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Additional observation::
  * Among programmers using languages which ignore white space the prevailing conventions are to indent blocks of code to facilitate readability by humans. The exact details of such conventions vary (and are subject to considerable stylistic debate among some programmers). But the general features are ubiquitous, nearly universal: code is rendered mostly in an "outline" format ... with levels of lexical nesting denoted by increasing degrees of indentation. Python merely uses this (nearly universal) convention as part of its syntax which allows it to dispense with other block ending tokens. Some argue that this syntax helps avoid situations where the code doesn't match the apparent intent (when the indentation is subtly inconsistent with the lexical structure). As with the finer points of how code should be indented in white space agnostica languages, that is a point of endless discussion.

SEE:Ten things people want to know about Python

Answer
  • In order to separate blocks of code (like for loops, if blocks and function definitions) the compiler / interpreter needs something to tell it when a block ends. Curly braces and end statements are perfectly valid ways of providing this information for the compiler. For a human to be able to read the code indentation is a much better way of providing the visual cues about block structure. As indentation also contains all the information for the compiler, to use both would be redundant. As indentation is better for humans, it makes sense to use that for the compiler too. It has the advantage that Python programs tend to be uniformly and consistently indented, removing one hurdle to understanding other people's code. Python does not mandate how you indent (two spaces or four, tabs or spaces - but not both), just that you do it consistently. Those that get used to the Python way of doing things tend to start seeing curly braces as unnecessary line noise that clutters code. On the other hand, 'the whitespace thing' is possibly the single biggest reason why some developers refuse to even try Python.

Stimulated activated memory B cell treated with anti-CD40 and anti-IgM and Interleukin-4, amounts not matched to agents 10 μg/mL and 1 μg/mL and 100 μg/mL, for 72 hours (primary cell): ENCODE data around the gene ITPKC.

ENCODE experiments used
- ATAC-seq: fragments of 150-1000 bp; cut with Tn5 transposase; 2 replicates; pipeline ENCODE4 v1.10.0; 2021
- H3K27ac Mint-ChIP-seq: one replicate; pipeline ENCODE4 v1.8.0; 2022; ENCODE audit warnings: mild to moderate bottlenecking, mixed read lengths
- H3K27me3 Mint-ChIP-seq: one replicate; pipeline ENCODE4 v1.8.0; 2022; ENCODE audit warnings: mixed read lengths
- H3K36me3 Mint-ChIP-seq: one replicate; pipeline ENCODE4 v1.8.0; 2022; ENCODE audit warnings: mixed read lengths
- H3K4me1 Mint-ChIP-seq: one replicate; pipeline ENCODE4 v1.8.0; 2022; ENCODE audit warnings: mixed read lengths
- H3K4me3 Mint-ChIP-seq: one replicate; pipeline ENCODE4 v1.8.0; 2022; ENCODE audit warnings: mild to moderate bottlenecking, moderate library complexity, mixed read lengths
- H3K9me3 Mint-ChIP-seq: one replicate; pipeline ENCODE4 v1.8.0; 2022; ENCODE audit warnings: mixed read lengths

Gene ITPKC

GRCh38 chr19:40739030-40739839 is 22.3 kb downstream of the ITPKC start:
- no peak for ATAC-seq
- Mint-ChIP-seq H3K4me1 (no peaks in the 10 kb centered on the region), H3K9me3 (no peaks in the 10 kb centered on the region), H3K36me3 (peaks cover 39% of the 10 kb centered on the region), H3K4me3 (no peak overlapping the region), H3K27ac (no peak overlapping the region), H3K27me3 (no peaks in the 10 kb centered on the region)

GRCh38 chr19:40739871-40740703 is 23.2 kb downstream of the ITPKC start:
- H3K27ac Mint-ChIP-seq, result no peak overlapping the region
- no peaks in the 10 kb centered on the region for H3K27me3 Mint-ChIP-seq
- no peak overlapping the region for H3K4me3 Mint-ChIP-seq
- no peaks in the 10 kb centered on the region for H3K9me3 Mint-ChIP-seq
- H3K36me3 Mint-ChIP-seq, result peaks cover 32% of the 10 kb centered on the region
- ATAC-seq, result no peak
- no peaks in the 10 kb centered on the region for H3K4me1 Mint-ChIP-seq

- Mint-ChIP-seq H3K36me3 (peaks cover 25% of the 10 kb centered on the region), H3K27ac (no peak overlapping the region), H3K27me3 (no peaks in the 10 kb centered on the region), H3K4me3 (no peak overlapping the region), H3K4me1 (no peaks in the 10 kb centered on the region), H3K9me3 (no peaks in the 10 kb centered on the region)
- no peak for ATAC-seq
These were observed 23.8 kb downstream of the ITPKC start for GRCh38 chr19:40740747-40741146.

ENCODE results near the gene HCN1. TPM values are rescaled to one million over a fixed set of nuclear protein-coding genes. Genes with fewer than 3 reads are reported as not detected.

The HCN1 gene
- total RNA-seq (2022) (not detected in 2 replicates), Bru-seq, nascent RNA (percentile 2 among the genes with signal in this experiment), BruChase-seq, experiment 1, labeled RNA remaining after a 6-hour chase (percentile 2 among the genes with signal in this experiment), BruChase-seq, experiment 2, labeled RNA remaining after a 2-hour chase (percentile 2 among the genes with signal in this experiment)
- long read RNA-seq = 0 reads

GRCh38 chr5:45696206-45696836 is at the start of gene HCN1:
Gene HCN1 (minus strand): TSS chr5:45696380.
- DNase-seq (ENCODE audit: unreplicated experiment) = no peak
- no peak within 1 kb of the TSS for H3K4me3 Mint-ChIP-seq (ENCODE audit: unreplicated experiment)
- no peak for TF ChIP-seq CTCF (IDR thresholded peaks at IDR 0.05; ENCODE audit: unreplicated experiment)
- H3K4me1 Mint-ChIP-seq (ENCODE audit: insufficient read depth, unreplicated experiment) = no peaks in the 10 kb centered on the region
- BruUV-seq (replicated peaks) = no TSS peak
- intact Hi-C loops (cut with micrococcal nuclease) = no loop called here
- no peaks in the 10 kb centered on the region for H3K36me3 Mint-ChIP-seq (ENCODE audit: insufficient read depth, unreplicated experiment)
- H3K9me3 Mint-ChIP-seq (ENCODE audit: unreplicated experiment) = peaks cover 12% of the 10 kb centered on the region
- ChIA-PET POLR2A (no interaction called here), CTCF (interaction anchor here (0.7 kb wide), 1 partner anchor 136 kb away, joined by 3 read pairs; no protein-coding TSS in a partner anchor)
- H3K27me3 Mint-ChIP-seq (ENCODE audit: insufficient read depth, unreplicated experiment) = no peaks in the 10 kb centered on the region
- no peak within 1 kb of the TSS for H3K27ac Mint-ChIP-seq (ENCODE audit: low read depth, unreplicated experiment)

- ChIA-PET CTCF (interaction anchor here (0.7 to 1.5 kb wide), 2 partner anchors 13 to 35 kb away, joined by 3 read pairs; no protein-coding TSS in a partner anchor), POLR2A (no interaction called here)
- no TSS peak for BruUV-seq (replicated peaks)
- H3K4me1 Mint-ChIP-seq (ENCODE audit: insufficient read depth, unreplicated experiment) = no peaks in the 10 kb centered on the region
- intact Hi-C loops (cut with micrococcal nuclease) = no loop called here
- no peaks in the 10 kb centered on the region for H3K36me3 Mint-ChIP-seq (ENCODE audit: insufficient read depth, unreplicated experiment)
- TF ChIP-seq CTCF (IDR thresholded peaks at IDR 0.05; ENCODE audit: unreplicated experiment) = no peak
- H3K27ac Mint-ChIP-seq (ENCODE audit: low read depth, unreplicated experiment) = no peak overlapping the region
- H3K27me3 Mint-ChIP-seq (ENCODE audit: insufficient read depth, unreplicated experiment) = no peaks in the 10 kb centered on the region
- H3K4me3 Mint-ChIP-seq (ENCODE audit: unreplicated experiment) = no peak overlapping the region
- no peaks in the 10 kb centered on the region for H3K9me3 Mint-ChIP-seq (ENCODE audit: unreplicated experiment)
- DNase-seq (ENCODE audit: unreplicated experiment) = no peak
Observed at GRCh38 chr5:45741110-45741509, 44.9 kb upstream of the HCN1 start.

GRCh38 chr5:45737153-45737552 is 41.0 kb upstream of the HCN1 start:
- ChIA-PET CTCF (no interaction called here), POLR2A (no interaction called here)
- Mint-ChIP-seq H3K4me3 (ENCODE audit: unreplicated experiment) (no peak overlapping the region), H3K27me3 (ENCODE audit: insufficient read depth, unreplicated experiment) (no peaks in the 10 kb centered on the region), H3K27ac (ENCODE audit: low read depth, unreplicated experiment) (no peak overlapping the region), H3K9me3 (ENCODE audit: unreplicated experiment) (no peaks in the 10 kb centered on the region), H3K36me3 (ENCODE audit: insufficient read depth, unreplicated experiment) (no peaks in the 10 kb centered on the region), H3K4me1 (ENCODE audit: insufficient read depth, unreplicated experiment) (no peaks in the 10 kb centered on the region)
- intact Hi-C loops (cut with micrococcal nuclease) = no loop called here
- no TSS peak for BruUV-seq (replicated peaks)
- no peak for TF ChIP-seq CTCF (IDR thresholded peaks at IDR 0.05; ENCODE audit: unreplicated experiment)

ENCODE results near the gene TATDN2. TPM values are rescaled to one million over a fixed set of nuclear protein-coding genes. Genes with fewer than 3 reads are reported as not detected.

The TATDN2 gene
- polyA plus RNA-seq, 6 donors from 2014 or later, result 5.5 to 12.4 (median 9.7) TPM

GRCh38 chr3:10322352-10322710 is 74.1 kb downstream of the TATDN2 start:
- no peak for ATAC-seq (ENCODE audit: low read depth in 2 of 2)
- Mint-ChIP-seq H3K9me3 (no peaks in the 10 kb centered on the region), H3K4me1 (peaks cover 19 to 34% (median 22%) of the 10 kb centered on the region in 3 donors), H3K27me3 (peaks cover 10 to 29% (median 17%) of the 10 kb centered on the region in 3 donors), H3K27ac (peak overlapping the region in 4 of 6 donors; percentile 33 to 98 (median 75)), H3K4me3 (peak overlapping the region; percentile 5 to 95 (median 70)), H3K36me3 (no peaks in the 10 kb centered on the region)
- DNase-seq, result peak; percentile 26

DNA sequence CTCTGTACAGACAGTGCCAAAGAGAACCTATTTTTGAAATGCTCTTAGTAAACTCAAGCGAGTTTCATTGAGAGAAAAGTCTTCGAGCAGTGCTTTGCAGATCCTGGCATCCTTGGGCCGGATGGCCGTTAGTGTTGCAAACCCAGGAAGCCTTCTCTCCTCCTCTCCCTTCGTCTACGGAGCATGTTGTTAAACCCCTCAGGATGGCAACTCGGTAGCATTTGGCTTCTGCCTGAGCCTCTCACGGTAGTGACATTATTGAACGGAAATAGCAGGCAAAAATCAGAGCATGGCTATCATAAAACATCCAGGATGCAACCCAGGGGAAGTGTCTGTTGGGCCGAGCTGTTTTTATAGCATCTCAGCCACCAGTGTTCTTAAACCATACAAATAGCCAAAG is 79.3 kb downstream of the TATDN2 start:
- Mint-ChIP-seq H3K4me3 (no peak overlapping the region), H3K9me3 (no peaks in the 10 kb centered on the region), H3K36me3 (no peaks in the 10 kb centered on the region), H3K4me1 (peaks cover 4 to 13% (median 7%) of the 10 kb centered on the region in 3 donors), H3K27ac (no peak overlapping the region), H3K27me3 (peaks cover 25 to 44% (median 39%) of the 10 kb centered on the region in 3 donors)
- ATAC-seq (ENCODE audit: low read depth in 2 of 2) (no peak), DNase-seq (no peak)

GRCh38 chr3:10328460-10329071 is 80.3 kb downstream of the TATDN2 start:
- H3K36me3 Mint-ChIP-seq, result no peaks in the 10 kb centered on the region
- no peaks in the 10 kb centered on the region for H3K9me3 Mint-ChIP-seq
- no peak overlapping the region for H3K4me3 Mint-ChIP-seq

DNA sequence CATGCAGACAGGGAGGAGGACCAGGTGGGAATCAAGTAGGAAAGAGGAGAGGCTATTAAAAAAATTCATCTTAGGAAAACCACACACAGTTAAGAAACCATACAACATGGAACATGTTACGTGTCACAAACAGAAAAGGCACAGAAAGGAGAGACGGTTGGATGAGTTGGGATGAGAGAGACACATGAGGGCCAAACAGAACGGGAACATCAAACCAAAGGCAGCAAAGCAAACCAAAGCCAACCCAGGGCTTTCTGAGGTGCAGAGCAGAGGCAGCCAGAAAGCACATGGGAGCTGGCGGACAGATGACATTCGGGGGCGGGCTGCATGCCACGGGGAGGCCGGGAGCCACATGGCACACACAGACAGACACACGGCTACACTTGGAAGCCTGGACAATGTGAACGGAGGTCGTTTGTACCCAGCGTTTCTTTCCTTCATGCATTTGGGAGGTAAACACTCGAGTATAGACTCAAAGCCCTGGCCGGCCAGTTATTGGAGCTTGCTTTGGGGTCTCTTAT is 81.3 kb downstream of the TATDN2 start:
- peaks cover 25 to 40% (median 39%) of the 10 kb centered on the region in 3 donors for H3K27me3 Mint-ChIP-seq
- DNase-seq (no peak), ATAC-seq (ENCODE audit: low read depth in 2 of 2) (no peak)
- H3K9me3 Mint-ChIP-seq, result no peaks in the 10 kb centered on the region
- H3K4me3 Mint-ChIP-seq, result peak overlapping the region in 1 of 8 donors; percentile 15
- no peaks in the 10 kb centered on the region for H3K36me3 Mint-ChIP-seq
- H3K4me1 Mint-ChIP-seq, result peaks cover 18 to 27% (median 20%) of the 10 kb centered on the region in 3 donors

[Folklore says that the ABCers in the '80s experimentally determined that significant whitespace has measurable advantages. 'Anyone have documentation for this?]

Additional observation::

  • Among programmers using languages which ignore white space the prevailing conventions are to indent blocks of code to facilitate readability by humans. The exact details of such conventions vary (and are subject to considerable stylistic debate among some programmers). But the general features are ubiquitous, nearly universal: code is rendered mostly in an "outline" format ... with levels of lexical nesting denoted by increasing degrees of indentation. Python merely uses this (nearly universal) convention as part of its syntax which allows it to dispense with other block ending tokens. Some argue that this syntax helps avoid situations where the code doesn't match the apparent intent (when the indentation is subtly inconsistent with the lexical structure). As with the finer points of how code should be indented in white space agnostica languages, that is a point of endless discussion.

Why separate sections by indentation instead of by brackets or 'end' (last edited 2009-04-05 23:45:26 by JimD)

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